Swing to Bop
The young bebop pioneers drew upon the material of great big band swing-era soloists—such as tenor saxophonists Coleman Hawkins and Lester Young—and added more complex harmony and phrasing to the mix. WWII profoundly affected the music scene by taking out entire big bands with the draft and introducing higher entertainment taxes that forced clubs to cut back drastically. The resulting return to the small group format allowed underage musicians who remained stateside to stretch out their solos and try more complicated ideas on the bandstand. Soon New York’s many after-hours clubs—including Minton’s Playhouse in Harlem—became a Mecca for young musicians to hone their craft. In fact, there are some amazing recordings of legendary Benny Goodman guitarist Charlie Christian jamming there with bop legends such as Dizzy Gillespie and pianist Thelonious Monk in 1941. It is widely speculated that if Christian hadn’t died the following year—just short of his 23rd birthday—he would have gone on to become a major player in the bebop movement.
Passing the Torch
Few guitarists in the early days of bebop could keep up with the horn players as well as Bill DeArango. The young Clevelander hit New York’s exploding 52nd Street scene in 1944 and was quickly recognized for his ability to play blistering single-note lines with great finesse. DeArango played with saxophonist Ben Webster from 1945 to 1947, while recording on his own for the Haven and EmArcy labels. (Though an original bebopper, he was later so heavily influenced by Jimi Hendrix and Miles Davis’ electric work that by the mid 1970s he was plugging a Les Paul into a wah pedal.) For a glimpse into DeArango’s early playing check out Ex. 1, which is based on the first four measures of Parker’s “Anthropology,” which DeArango recorded with Gillespie in 1946. Here DeArango approaches the tune in a bluesy manner, not worrying too much about the chord changes, but throwing in some tasty chromatic notes in measure 4 that give it a distinctly bebop flavor.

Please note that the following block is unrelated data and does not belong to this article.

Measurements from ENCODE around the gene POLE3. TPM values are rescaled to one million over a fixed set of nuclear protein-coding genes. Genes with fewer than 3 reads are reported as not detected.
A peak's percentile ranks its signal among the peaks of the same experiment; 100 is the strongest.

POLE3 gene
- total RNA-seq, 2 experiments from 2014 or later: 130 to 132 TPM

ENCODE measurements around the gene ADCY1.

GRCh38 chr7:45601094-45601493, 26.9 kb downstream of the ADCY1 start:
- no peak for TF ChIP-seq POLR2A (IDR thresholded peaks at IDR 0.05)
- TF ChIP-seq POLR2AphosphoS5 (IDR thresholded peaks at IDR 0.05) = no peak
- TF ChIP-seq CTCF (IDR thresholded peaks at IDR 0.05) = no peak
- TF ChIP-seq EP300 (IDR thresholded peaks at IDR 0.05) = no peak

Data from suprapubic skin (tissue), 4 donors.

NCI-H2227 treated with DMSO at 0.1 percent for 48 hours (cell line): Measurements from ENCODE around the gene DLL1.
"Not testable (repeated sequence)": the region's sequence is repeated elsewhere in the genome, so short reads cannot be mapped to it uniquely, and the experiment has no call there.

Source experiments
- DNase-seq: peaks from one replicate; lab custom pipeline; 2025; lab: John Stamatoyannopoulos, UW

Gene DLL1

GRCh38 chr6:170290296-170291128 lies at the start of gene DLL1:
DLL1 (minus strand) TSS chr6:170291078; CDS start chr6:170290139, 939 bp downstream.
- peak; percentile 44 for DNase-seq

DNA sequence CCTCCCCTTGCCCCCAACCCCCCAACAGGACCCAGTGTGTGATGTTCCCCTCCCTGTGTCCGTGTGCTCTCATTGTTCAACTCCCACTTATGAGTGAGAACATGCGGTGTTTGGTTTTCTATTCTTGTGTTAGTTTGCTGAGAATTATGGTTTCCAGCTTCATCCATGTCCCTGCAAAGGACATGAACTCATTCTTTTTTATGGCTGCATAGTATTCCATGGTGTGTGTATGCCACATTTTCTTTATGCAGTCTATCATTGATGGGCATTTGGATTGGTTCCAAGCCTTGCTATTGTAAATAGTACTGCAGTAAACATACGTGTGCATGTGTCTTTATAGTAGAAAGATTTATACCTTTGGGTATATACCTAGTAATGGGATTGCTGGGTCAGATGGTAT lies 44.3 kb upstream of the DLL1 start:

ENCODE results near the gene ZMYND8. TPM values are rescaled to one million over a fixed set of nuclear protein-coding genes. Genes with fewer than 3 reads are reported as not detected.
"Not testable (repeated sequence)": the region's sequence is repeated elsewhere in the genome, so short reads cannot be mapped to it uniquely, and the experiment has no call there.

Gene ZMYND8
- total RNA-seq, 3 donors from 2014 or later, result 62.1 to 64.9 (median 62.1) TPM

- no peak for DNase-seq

Right around the same time DeArango arrived at 52nd Street, Barney Kessel (below) was burning it up in Los Angeles. Interestingly, it was Christian who encouraged Kessel to move west in 1942, after the two met at a jam session in Oklahoma. When later asked about that fateful meeting, Kessel recalled thinking, “What was I going to play? All I knew was his stuff. There were two guys [at the jam session] playing like Charlie Christian. I knew I had to find myself.” Not only did Kessel find his own voice in jazz—even recording with Parker himself—he appeared on hundreds of pop albums over the years, including those by Billie Holiday, Sarah Vaughan, and even the Monkees. Ex. 2 is based on the first eight measures of a Kessel original entitled “Minor Mood,” which can be found on the 1957 trio album The Poll Winners, a record that featured Kessel with bassist Ray Brown and drummer Shelly Manne. Check out Kessel’s classic bebop move in bar 5 when, instead of playing a superimposed Abmaj7#5 chord (Ab, C, E, G) from low to high over Fm, he plays the Ab then drops down to the lower octave and plays the last three ascending notes. This multi-faceted technique, dubbed “pivoting” by master bebop pianist and clinician Barry Harris (see sidebar), allows you to elongate your lines while staying within a narrow melodic range.
Amazingly, North Carolina’s Tal Farlow (above) didn’t take up the guitar until age 21, but was out gigging within a year, and by 1949 (at age 27) had landed a primo spot in vibraphonist Red Norvo’s band. It was during his four-year tenure with Norvo that the jazz world truly recognized Farlow’s brilliance. After a brief stint with reedman Artie Shaw’s Gramercy Five in 1953, Farlow began recording with his own group. He became known for his speedy yet delicate lines, inventive chord voicings, and his exploration of wider intervals—all facilitated by his large hands.
After a six-year run of successful recordings from 1953 to 1959, Tal Farlow settled in Seabright, New Jersey, where he resumed his original profession of sign painting. He continued playing local gigs and only occasionally ventured out to record or play larger concerts sporadically until his death in 1998 at age 77. According to his wife, Farlow was so hard on himself that he couldn’t take the pressure of a regular performance schedule outside of his comfortable surroundings. Ex. 3 (played over the changes to the classic “Out of Nowhere”) shows just how many twists and turns Farlow could take the listener through in his solo, while still remaining cohesive and melodic. Notice his use of the aforementioned pivot in the first two beats of measure 3. Here he spells out Dbmaj7 (Db, F, Ab, C) over Bbm7, starting on Db, then jumping down to F and ascending through the chord. Dig how easily he could whip out a sixteenth-note run like the one in measure 4 and still resolve beautifully from the key of Ab back to G.